So, Who’s Going to Run Your Campaign? Part 1
Updated: Aug 10, 2019
Your organization’s CEO will have an important role to play in the campaign, as will the development staff and other staff members in your organization. In particular, development staff and the CEO will need to clear their schedules to devote sufficient time to the campaign. In many cases, temporary staff might be needed to manage the campaign. Even with a top-notch staff, a consultant is generally engaged to provide the specialized skills a campaign requires. A consultant helps ensure that campaign timelines are met.
The CEO’s role in your campaign is critical. It is essential that your CEO is willing and able to devote sufficient time to the process of identifying, cultivating, and soliciting donors. It is also important for the CEO to motivate and inspire campaign leaders. And, of course, the CEO is expected to make an early financial commitment to the campaign to inspire others to get on board.
How long has your organization’s senior executive officer been with your organization (in any capacity)?
If your CEO unexpectedly leaves in the middle of a campaign, the effects can be detrimental. Even if the departure has been planned, it can send the wrong message to your donors. It is critical to have a succession plan in place, and if the departure involves a termination of the CEO for cause, a crisis plan might be needed.
Answer these questions about the tenure of your CEO:
Our CEO will remain CEO for the duration of the campaign.
Our CEO is likely to retire or leave the organization before this campaign is completed.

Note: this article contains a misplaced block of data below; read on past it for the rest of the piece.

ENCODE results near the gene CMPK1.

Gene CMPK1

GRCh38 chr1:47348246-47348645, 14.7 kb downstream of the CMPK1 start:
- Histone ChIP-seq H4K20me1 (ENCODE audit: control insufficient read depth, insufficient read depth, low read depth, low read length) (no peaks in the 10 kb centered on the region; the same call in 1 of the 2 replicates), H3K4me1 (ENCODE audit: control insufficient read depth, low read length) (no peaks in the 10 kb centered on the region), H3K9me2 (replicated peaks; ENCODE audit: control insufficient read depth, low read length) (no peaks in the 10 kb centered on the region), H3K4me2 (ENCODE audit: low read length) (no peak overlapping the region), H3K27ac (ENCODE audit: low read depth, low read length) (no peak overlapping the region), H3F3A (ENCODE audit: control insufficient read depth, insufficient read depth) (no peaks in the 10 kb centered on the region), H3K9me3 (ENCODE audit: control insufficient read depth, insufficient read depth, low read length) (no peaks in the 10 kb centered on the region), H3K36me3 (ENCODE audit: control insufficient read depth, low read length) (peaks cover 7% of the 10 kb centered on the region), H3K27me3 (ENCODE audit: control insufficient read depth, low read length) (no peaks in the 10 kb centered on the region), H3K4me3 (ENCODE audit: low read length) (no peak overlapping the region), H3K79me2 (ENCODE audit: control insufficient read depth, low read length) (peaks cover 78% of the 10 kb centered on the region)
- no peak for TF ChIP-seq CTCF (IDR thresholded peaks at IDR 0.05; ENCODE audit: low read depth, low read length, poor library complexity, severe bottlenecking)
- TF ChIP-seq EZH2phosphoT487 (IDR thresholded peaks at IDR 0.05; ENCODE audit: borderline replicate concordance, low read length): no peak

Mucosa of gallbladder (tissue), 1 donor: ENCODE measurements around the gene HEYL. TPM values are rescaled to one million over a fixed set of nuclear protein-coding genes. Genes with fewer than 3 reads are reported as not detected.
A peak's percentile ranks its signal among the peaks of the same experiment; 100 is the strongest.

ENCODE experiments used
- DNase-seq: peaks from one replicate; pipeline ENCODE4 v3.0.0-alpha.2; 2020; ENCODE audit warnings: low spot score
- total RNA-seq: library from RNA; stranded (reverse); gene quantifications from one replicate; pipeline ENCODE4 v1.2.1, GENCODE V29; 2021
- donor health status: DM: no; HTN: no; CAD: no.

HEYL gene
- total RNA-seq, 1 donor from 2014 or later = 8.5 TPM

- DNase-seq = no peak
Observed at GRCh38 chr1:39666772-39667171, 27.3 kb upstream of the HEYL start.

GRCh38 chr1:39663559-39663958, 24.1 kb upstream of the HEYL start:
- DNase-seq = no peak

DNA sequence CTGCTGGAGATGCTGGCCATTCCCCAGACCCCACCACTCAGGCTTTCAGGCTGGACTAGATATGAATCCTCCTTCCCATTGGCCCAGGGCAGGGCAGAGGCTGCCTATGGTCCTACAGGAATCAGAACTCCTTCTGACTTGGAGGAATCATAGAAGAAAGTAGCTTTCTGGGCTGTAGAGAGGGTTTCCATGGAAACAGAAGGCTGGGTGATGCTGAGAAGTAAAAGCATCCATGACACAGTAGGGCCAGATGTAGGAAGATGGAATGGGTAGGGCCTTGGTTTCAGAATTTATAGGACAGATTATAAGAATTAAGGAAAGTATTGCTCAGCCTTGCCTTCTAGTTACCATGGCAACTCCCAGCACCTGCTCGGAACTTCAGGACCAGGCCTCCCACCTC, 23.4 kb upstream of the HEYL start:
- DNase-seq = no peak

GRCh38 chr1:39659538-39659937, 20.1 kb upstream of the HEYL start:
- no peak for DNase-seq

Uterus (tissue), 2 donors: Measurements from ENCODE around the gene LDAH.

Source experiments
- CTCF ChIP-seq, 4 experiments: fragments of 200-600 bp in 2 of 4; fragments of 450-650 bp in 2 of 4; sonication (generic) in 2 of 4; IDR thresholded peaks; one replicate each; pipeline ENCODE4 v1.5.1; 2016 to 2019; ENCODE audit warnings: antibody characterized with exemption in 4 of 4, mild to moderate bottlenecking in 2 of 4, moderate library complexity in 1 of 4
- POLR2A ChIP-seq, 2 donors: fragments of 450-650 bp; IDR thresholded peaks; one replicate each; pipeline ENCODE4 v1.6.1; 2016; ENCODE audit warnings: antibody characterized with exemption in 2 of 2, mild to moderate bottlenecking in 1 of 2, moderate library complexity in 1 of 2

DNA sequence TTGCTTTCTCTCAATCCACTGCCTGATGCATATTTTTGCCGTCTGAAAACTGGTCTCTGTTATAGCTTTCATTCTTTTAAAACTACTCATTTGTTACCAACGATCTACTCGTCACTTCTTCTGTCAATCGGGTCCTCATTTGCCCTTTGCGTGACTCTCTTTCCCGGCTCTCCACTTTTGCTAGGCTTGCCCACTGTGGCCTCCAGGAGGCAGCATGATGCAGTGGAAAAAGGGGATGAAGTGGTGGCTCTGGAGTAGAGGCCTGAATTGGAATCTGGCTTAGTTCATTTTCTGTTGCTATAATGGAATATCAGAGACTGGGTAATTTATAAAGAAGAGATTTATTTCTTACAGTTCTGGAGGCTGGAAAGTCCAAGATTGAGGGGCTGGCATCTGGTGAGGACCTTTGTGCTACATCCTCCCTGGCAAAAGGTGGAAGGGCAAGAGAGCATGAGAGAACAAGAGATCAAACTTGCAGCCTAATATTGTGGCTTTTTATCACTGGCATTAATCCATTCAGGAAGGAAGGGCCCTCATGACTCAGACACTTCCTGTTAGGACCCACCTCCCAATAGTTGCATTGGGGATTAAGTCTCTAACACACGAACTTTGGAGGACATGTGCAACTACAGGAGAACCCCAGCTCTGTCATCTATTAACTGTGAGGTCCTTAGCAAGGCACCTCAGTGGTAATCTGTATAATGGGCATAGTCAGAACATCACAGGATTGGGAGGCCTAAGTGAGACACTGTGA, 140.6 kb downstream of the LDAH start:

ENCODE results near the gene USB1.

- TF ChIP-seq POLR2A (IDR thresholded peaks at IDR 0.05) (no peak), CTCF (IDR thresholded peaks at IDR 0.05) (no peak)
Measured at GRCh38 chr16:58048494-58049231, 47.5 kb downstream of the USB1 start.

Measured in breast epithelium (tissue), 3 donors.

We have a succession plan in place if our CEO leaves during the campaign.
Some additional things to ask:
Does your CEO need to be educated in capital campaigns and the role of the CEO in a campaign?
If you asked your CEO to recite your organization’s mission statement, how accurate would it be?
How do you perceive the fundraising comfort level of your senior executive officer?
Is your CEO aware of the need for, and committed to, allocating 50 percent or more of the work week to the campaign?
Your organization’s entire staff should be informed of the campaign early in the planning phase. It will be important to have your staff support the campaign financially and otherwise, again, to show the community that your organization is truly committed to this campaign.
If you have not been conducting an annual staff appeal, some of these questions may result in negative answers. Don’t despair-this campaign is a perfect time to introduce staff giving to your organization. Leaders at nonprofit organizations often feel that it is inappropriate to invite the staff to participate financially in fund drives. However, employees of nonprofits are generally committed to the organizations for which they work and should be provided an opportunity to show their commitment by participating in campaigns and other fundraising appeals.
What percentage of senior staff made a financial contribution to your organization last year?
Conducting an ongoing annual staff appeal helps employees feel they are part of your organization’s success. It also helps lay the groundwork for a campaign. Offering payroll deduction is a great way to encourage staff members to support your organization. In future blogs, we’ll cover the role of the consultant and the role of development staff.